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UK Law Faculty Members Receive Promotions, Tenure

July 18, 2016

The University of Kentucky Board of Trustees recently approved promotions and/or tenure for three UK Law faculty members: Scott R. Bauries, Brian L. Frye, and Beau Steenken.

Scott R. Bauries was promoted to Professor in the Regular Title series. Prof. Bauries joined the UK Law faculty as an Assistant Professor in 2008 after working as an associate with McGuireWoods, LLP, where he practiced Labor & Employment Law, Higher Education Law, and Complex Commercial Litigation. Bauries graduated first in his law school class at the University of Florida. While attending law school, Bauries pursued a Ph.D. in Educational Leadership and Policy and taught undergraduates in the University of Florida College of Education. He currently teaches Civil Procedure, Employment Law, State Constitutional Law, Advanced Torts, and Education Law. His professional and academic interests include judicial decision making, federal and state constitutional law, employment law, and education law.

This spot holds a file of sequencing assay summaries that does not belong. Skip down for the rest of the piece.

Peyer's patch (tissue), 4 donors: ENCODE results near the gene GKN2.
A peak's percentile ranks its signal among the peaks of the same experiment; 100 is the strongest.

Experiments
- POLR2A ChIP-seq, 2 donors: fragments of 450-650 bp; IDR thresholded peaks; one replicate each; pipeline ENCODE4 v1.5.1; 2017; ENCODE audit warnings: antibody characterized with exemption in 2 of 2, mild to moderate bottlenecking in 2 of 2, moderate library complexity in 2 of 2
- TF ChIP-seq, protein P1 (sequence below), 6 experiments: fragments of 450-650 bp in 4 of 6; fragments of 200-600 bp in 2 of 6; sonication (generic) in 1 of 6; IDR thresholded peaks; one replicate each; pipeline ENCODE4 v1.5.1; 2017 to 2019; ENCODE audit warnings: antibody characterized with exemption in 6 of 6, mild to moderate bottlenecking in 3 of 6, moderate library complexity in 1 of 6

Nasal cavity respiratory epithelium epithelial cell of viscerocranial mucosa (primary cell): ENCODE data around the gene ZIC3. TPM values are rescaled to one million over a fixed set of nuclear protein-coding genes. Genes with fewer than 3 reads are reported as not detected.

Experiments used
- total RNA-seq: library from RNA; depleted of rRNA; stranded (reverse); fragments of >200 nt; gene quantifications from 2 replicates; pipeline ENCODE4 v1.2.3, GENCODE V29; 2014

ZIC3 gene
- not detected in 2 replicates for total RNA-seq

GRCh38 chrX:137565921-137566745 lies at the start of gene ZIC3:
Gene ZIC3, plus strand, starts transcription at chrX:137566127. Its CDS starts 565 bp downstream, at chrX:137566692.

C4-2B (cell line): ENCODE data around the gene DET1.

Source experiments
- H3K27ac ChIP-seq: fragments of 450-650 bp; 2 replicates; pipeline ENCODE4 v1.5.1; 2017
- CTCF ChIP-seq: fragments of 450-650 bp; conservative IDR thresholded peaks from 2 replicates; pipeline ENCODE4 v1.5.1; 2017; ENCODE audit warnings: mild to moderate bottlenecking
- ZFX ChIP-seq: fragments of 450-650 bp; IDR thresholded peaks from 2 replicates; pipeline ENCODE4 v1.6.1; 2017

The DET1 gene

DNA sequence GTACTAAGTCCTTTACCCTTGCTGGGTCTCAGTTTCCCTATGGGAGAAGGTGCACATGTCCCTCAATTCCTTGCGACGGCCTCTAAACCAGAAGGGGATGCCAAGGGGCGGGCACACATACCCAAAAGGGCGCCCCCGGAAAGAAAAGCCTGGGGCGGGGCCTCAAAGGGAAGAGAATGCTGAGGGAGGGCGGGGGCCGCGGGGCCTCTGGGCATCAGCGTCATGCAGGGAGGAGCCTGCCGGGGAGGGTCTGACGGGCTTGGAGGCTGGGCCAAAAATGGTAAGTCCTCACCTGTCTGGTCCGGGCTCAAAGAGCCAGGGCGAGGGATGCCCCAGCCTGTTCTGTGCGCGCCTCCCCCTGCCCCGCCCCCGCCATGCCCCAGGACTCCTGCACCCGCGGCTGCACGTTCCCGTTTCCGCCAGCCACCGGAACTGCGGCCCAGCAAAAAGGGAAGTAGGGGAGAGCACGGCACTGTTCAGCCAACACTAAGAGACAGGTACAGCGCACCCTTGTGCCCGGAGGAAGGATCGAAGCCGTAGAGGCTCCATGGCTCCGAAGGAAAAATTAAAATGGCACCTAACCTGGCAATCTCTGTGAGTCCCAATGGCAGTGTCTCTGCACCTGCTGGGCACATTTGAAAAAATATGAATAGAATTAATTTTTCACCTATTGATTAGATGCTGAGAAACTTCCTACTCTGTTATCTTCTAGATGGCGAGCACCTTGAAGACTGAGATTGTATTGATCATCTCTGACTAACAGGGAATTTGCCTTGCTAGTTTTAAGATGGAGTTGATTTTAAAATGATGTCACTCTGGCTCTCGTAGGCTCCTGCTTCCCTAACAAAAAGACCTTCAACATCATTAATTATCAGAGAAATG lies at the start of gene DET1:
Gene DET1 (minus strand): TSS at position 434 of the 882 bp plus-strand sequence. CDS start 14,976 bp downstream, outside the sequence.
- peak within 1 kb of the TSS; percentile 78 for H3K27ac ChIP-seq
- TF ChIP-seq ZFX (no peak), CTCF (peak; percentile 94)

Brian L. Frye was promoted to Associate Professor with tenure in the Regular Title series. Prof. Frye joined the UK Law faculty in 2012. He teaches Civil Procedure, Copyright, Intellectual Property, and Nonprofit Organizations. Previously, he was a Visiting Assistant Professor at Hofstra University School of Law, and a litigation associate at Sullivan & Cromwell LLP. He clerked for Judge Andrew J. Kleinfeld of the United States Court of Appeals for the Ninth Circuit and Justice Richard B. Sanders of the Washington Supreme Court. He received a J.D. from the New York University School of Law in 2005, an M.F.A. from the San Francisco Art Institute in 1997, and a B.A. from the University of California at Berkeley in 1995. His research focuses on legal issues affecting artists and arts organizations, among other things.

Beau Steenken was promoted to Librarian II with tenure in Library Title Series. Prof. Steenken joined the UK Law Library Faculty in 2010. As Instructional Services Librarian, he engaged in a revamp of the Legal Research curriculum as UK Law shifted from an adjunct-model to a full-time faculty model for legal research and writing instruction. He teaches two to four sections of 1L Legal Research a year and also coordinates various customized informal research instruction. Before coming to the University of Kentucky, he earned a B.A., a J.D., and a M.S.I.S. from the University of Texas, a M.A. in history from Texas State University and an LL.M. in Public International law from the University of Nottingham, where he also took up archery.

All promotions became effective July 1.

Congratulations on these very important and well-deserved accomplishments!